Google fixes 26 new flaws in Android for February 2020

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Google has discovered multiple vulnerabilities in Android in the last few weeks, some of which are particularly serious. A security patch has been in the process of being deployed since February 3. It fixes a total of 26 vulnerabilities in the operating system

It’s in 2020 that we should hear about the next version of the Android operating system – Android 11, since Google has decided to drop the confectionery inspired nicknames. Until then, the company must continue to take care of the existing branches of its OS, which are regularly subject to technical vulnerabilities.

This is precisely what the Mountain View firm just did on February 3, when it published its new monthly security bulletin in which the American company announced that it had corrected 26 bugs. Owners of an Android smartphone (or tablet!) will be able to take advantage of these fixes in the coming weeks or months, as soon as they are made available by device manufacturers.

Compared to previous editions, the February newsletter is more modest: there are only 26 breaches, ten to fifteen fewer than in the last three months. The majority of these vulnerabilities are considered serious (23 of them). Only one has a moderate level of criticality and the remaining two reach the maximum level of severity.

Parmi les smartphones qui profiteront de ce patch figure le Pixel 4, dernier-né de la gamme. // Source : Louise Audry pour Numerama

Among the smartphones that will benefit from this patch is the Pixel 4, the latest addition to the range. // Source: Louise Audry for Numerama

Manufacturers alerted upstream

Exploited by a malicious third party, these software malfunctions can lead to a range of risks, from breaching data confidentiality to remote malicious code triggering, denial of service, which interferes with the proper functioning of the smartphone, and privilege escalation, which allows an attacker to enter normally protected areas of the system.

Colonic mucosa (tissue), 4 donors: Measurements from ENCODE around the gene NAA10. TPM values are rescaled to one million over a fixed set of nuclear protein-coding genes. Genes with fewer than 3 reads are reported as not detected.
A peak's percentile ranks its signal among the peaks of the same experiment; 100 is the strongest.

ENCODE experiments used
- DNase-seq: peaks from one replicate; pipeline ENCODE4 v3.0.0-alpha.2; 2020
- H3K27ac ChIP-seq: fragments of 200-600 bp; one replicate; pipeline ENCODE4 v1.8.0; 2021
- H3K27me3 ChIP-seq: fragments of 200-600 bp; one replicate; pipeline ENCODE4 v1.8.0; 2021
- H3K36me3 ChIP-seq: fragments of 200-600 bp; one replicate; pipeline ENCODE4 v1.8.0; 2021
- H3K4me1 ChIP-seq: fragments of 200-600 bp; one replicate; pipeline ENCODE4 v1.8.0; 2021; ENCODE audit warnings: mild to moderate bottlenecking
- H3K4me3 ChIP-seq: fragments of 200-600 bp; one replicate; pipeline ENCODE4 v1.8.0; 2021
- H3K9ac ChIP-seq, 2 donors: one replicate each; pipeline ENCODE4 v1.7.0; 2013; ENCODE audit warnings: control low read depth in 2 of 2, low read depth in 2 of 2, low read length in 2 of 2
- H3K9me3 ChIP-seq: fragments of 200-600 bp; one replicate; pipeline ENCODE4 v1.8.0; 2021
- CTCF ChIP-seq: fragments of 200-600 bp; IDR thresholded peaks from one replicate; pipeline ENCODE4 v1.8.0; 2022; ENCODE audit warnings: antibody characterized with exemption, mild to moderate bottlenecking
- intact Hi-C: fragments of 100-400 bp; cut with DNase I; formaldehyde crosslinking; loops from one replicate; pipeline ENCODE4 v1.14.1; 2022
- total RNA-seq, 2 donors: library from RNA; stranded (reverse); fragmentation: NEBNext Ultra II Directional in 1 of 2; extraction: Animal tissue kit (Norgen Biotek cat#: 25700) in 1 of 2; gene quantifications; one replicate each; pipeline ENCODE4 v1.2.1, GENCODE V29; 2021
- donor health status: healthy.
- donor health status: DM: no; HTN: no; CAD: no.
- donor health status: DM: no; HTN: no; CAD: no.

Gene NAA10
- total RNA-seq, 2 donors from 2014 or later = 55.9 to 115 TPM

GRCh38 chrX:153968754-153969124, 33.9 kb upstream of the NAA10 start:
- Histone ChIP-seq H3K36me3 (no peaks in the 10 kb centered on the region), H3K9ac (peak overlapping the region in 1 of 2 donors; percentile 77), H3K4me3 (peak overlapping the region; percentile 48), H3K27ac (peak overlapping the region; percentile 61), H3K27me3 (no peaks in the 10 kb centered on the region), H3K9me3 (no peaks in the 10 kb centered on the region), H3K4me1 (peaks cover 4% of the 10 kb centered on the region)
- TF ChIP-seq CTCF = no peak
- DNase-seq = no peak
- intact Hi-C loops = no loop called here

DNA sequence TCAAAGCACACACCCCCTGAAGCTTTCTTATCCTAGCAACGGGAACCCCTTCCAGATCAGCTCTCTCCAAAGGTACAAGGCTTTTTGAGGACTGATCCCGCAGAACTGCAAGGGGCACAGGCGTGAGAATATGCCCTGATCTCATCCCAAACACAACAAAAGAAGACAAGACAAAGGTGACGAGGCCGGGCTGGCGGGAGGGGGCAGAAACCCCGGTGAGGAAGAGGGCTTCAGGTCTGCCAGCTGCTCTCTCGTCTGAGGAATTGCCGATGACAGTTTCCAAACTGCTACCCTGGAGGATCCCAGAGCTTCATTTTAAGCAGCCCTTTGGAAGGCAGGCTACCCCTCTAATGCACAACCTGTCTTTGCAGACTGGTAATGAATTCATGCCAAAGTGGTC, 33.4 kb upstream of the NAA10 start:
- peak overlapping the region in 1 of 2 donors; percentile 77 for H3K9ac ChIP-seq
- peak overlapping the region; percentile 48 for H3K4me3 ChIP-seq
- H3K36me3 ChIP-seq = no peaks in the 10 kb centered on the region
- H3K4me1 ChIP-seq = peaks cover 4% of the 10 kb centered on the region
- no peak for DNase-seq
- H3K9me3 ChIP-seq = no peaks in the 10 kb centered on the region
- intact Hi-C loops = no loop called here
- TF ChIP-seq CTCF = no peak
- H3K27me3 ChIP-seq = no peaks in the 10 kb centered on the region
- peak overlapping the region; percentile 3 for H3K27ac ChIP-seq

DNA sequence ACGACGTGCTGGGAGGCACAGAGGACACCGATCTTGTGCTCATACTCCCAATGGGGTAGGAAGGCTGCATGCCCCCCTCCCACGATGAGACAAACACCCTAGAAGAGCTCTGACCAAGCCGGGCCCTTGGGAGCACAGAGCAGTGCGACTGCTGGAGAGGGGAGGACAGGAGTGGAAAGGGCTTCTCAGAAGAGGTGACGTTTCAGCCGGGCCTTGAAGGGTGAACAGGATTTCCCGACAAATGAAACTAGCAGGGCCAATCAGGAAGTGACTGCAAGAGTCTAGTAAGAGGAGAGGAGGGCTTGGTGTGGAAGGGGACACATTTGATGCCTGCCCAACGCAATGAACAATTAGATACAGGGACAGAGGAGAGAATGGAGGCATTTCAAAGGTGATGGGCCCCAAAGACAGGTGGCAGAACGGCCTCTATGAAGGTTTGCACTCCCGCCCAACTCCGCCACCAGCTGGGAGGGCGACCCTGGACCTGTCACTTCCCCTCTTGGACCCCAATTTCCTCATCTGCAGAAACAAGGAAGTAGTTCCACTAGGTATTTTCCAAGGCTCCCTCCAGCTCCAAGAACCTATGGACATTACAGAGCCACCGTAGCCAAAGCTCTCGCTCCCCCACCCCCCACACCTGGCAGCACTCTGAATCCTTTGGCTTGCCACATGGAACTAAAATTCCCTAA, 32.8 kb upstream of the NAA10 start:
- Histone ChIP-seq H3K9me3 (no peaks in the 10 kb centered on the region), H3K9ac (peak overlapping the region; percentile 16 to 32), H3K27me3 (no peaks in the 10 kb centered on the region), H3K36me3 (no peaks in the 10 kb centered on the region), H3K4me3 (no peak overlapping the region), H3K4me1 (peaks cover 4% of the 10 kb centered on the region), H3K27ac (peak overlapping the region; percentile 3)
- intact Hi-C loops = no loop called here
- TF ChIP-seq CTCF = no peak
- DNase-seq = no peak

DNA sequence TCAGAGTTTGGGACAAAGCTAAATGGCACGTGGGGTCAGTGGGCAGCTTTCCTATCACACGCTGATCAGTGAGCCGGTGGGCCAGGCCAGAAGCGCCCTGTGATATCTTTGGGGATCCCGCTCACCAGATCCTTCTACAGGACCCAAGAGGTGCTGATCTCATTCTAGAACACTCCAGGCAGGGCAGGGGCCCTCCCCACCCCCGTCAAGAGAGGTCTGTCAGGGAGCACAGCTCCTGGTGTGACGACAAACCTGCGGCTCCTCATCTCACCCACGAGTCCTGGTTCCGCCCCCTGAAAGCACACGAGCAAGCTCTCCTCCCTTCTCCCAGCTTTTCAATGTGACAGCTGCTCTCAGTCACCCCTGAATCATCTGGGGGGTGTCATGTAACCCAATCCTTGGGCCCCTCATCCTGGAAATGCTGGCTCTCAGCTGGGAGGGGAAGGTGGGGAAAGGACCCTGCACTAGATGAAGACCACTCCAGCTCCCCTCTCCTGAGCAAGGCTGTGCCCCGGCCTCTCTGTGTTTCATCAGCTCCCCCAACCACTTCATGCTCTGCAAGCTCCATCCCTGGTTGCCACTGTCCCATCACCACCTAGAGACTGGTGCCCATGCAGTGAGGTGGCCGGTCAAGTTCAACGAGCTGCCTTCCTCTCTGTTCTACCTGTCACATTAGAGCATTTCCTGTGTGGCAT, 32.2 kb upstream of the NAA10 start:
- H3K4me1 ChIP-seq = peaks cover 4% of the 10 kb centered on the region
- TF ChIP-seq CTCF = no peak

It should be noted that 10 of these 26 vulnerabilities concern components supplied by Qualcomm, a leading U.S. OEM in the smartphone market. The seriousness of these flaws is directly assessed by the American company, unlike the others, which are diagnosed by Google, since they directly concern the Android operating system.

Nearly half of the vulnerabilities involve Qualcomm components

This assessment is based on “the effect that exploiting the vulnerability could have” on a smartphone, explains Google. The company also considers the presence or absence of mitigation measures, if they have been deactivated or circumvented. Other parameters also include the vector of the attack, its complexity, the need for privileges or a specific action by the victim.

As always, the industrial partners using Android were notified well in advance – about a month before the publication of this report – so that they have enough time to take all the necessary measures. But manufacturers are moving forward in a piecemeal fashion: some will issue a security update quickly, others will take longer.

The details of the bulletin can be consulted at this address.

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